WSU sophomore Kevin Mardirosian finished fourth at the American Forensics Association’s National Individual Events Tournament, the country’s premiere collegiate competitive speech tournament on April 4.
Mardirosian, as a part of the WSU Forensics Team, competed in Prose Interpretation, the largest category of the competition. He placed fourth overall out of the best 27 entries from around the country, according to a press release from the College of Fine, Performing and Communication Arts.
Mardirosian said Prose Interpretation is a category within forensics that interprets texts from books or short stories to emphasize storytelling. He said as a speaker, he uses facial reactions, eye contact, emotion and blocking to convey the message of the piece.
“Placing fourth at the AFA NIET was the biggest accomplishment I've ever had and I couldn't be happier,” said Mardirosian. “It was a surreal moment being up on stage with these amazing individuals and being called fourth place in the nation. It was incredible."
Mardirosian said he cannot thank his WSU family, coaching staff and teammates enough for their support and couldn’t have been successful without them.
“Finishing this well at the AFA NIET is a program first for Wayne State University,” said Associate Professor of Communication and Director of Forensics Dr. Kelly Young. “While the competitive speech and debate teams have existed since 1918, we have not finished this high at this tournament.”
Assistant graduate coach Jade Metzger said in the press release that much preparation went in the American Forensics Association’s National Individual Events Tournament.
“During his coaching practices, Kevin comes prepared with memorized pieces, sets goals for those sessions, and performs his speeches in whole or in part,” she said. “The coaching staff provides him with feedback for improvement, which can include speeding up to stay in time, pausing, movement, and articulation.”
Young said the WSU Speech and Debate Team won a national championship at the National Forensics Association championship and finished in the semifinals of the American Forensics Association’s National Individual Events Tournament last season and reached the Quarterfinals in 2007.
Young said the forensics team at WSU began in 1918 and became rather successful with the arrival of Dr. George Ziegelmueller - the director of forensics from 1962-2005.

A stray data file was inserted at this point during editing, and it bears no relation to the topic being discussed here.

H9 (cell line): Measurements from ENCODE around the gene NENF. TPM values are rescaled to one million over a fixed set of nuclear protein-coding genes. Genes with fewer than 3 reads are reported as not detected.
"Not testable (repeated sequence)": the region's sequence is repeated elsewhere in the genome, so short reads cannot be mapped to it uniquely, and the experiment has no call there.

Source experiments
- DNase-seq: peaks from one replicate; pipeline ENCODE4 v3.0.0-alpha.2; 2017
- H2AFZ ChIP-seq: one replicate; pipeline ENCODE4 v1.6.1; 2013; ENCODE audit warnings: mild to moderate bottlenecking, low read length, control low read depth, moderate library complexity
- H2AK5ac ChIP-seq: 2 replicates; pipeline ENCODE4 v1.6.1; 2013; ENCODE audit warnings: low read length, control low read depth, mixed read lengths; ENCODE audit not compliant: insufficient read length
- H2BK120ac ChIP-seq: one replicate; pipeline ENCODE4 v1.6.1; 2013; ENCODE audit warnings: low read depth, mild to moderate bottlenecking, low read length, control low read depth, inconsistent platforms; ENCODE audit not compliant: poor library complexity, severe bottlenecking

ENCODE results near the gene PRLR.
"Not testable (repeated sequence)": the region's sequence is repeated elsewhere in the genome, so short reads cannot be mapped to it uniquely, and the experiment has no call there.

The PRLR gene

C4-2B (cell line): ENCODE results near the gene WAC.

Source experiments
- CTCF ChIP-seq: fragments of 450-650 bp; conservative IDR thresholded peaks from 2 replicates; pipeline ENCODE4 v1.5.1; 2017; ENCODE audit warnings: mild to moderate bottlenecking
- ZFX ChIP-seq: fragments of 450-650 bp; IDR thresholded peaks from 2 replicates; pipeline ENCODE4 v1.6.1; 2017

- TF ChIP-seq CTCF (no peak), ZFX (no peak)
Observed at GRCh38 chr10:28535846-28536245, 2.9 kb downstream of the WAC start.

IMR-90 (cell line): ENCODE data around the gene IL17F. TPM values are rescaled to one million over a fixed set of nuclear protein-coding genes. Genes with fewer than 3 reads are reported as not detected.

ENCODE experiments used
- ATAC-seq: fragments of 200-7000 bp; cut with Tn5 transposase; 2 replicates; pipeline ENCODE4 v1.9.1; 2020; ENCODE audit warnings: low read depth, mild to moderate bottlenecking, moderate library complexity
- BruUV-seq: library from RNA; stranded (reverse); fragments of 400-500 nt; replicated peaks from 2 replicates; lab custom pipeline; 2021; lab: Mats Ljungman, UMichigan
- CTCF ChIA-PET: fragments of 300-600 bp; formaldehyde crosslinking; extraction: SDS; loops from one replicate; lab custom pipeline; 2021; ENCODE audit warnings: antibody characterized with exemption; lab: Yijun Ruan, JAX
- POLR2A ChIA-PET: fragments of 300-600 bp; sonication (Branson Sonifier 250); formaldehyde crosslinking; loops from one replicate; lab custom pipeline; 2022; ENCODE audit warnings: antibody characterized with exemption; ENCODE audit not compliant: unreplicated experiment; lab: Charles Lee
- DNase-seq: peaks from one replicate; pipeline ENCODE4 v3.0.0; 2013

“By 1966 and 1967, the team finished second at the nation’s most prestigious debate tournament, the National Debate Tournament [and] since then, the program has produced hundreds of team and individual debate and speech champions,” Young said.
The team has a history of winning a variety of different competitions including taking first place at the National Forensics Association Championship and the American Debate Association national championship.
“Our students…have won virtually every major national debate tournament at least once,” said Young.
He said while the WSU Forensics Team is not close to being one of the largest teams in the country and don’t have the same infrastructure and resources of other programs, the coaches’ help WSU students practice frequently and provide some very experienced and talented coaches.
“To use a tired metaphor, they are diamonds in the rough; students who have a desire to succeed but need refinement to maximize their potential,” said Young.
Young said to prepare for a competition, the team scouts out the competition, evaluate past performances, develops a game plan for what changes they need to make for the next competition, and practice those changes in their arguments and performances.
Other WSU students competing at the American Forensics Association’s National Individual Events Tournament include Senior Gaia Klotz, Senior Imran Nahin, and Senior Nick Norton.
Mardirosian said forensics is unlike anything else WSU students will find in life and suggests if students want to become a better citizen in the world, forensics is the activity to do it.
“The Wayne State Individual Events team is a program that fosters talent and creativity and pushes people to be the best they can be,” he said. “The coaching staff is committed and equally as talented and I can't thank them enough for everything.”